According to Daoist ideas, a man should avoid ejaculation to preserve/conserve his Jing. This idea is completely related to fertility. Research has shown that men who frequently ejaculate, even daily, have relatively the same sperm count as men who avoid or restrain ejaculation. However, their number of mature sperm is significantly lower due to a lack of maturation time in the epididymis, which, as already mentioned, takes 14 days. Male patients who are being treated for infertility should be advised that saving ejaculation for their partner’s most fertile time will have a greater likelihood of a successful impregnation.

Basically, the primary pathology findings of male factor infertility e.g., low sperm count, poor motility, poor liquefaction, abnormal sperm morphology, and anti-sperm antibodies, are examples of Essence Deficiency. For a patient presenting with any or all of these findings, practitioners can only support post-natal Jing. This is accomplished mainly by tonifying Qi and Yang and nourishing Blood and Yin. Here are a couple of possible herbal approaches.

Polygonum Pill/ Hé shǒu wū piàn (何首烏片)

Radix Polgonum multiflora / Hé shǒu wū (zhì)(何首烏製), also known as Fo-Ti, has been used for centuries to treat Jing deficiency. Used in its processed (zhì) form, cooked with black bean juice and yellow rice wine, it tonifies the Liver and Kidneys, nourishes the Blood and nourishes Jing. To treat male factor infertility one possible formula is (He) Shou Wu Pian. This formula was first created by Guang An Men Hospital in 1990. Originally developed to treat hair disorders such as alopecia, et al., this formula contains herbs that tonify the Yang Qi, nourish Blood, nourish Liver and Kidney Yin, and replenish Jing. This version of Shou Wu Pian is a variation of Qi Bao Mei Ran Dan (Seven Treasure Special Pill for Beautiful Whiskers) but contains more Yang Qi herbs that enhance Ming Men. Recent research has supported its use, or close variants, to treat male factor infertility issues such as low libido, spermatorrhea, and erectile dysfunction. In addition, it has been shown to improve sperm motility, morphology, and mobility in cases of deficiency of Blood and Jing.

He Shou Wu Wan/ Polygonum Pills

Botanical Name Pin Yin Dose Range % of Formula Herb Action(s)
Radix Polygoni Multiflori Prep. He shou wu (zhi) 18g 14% Tonifies the Liver and Kidneys, nourishes the Blood, and nourishes Jing.
Semen Sesame Nigrum Hei zhi ma 12g 9% Nourishes and fortifies Liver and Kidney Yin and nourishes Jing and Blood.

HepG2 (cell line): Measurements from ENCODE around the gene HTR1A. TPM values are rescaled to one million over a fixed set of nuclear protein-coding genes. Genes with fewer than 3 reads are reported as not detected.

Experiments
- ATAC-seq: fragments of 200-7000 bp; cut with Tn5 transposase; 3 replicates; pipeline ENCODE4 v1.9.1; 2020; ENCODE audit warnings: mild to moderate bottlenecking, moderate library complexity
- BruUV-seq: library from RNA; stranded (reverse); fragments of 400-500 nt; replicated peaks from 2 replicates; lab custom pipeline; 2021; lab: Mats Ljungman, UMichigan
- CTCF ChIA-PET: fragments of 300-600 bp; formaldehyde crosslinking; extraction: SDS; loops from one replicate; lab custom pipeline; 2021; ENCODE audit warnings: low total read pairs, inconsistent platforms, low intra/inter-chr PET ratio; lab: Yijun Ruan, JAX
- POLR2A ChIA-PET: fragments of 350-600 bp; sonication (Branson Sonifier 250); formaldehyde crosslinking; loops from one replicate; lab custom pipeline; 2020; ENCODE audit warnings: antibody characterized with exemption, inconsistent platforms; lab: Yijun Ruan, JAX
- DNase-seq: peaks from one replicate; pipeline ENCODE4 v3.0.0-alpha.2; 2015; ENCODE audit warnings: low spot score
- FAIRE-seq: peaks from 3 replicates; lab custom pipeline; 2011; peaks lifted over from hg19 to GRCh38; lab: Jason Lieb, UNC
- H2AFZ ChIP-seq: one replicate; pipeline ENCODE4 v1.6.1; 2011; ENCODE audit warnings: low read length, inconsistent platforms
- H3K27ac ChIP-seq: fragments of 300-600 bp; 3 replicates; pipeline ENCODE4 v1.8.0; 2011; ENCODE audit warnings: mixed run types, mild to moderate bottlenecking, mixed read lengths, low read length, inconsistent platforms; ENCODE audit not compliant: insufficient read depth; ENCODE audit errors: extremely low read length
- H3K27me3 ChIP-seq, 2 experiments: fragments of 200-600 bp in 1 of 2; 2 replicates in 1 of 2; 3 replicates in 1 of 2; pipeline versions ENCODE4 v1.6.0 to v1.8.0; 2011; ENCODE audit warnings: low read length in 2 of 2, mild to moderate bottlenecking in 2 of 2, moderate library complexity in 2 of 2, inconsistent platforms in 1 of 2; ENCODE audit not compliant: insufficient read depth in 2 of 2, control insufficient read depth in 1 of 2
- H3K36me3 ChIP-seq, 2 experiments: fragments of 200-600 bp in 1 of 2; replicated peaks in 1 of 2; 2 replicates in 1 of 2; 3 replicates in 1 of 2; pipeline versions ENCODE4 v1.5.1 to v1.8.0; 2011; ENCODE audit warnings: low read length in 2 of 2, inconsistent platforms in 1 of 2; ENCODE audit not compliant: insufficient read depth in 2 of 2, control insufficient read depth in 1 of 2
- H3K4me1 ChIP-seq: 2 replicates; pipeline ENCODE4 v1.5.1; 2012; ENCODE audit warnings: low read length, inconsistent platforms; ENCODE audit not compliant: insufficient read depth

Radix Rehmanniae Prep. Shu di huang 15g 11% Nourishes Yin, Jing, and Blood.
Fructus Mori Sang shen 12g 9% Tonifies the Blood and enriches Yin. Liver and Kidney Deficiency.
Fructus Ligustri Lucidi Nu zhen zi 12g 9% Nourishes and tonifies Liver and Kidney Yin.
Herba Ecliptae Han lian cao 9g 7% Nourishes and tonifies Liver and Kidney Yin.
Radix Paeoniae Alba Bai shao 9g 7% Nourishes the Yin and Blood.
Radix Astragali Huang qi 16g 12% Tonifies Qi and Blood.
Radix Angelicae Sinensis Dang gui 4g 3% Tonifies, invigorates and harmonizes the Blood.
Radix Chuanxiong Chuan xiong 3g 2% Invigorates the Blood and promotes the movement of Qi.
Radix Puerariae Ge gen 6g 4.5% Raises Spleen Yang.
Ramulus Cinnamomi Gui zhi 3g 2% Warms the channels and collaterals, unblocks Yang, transforms Qi, and warms and facilitates the flow of Qi through the channels.
Radix Glycyrrhizae Gan cao 3g 2% Tonifies the Spleen, augments Qi and harmonizes the other herbs.
Fructus Jujube Da zao 10g 7.5% Tonifies the Spleen and Stomach, augments Qi, nourishes the Blood, calms the Spirit, and harmonizes the other herbs.

Five Ancestors Pills

Five Ancestors Pills (Wu Zi Yan Zong Pills/五子衍宗丸) is reputed to be the No. 1 Kidney-tonifying formula for ‘many children and grandchildren’. This formula is recorded in "The Wonderful Prescriptions for Preserving Health": "There are people who have taken this medicine for generations, and their descendants have spread and become villages." One of the meanings of Yanzong (衍宗) is ‘propagating the clan’. Not only did the father give birth to many sons, but also the sons gave birth to many sons, and the children and grandchildren filled the house. This means that the quality of the "sperm" in the family is particularly good, which can give birth to many excellent descendants.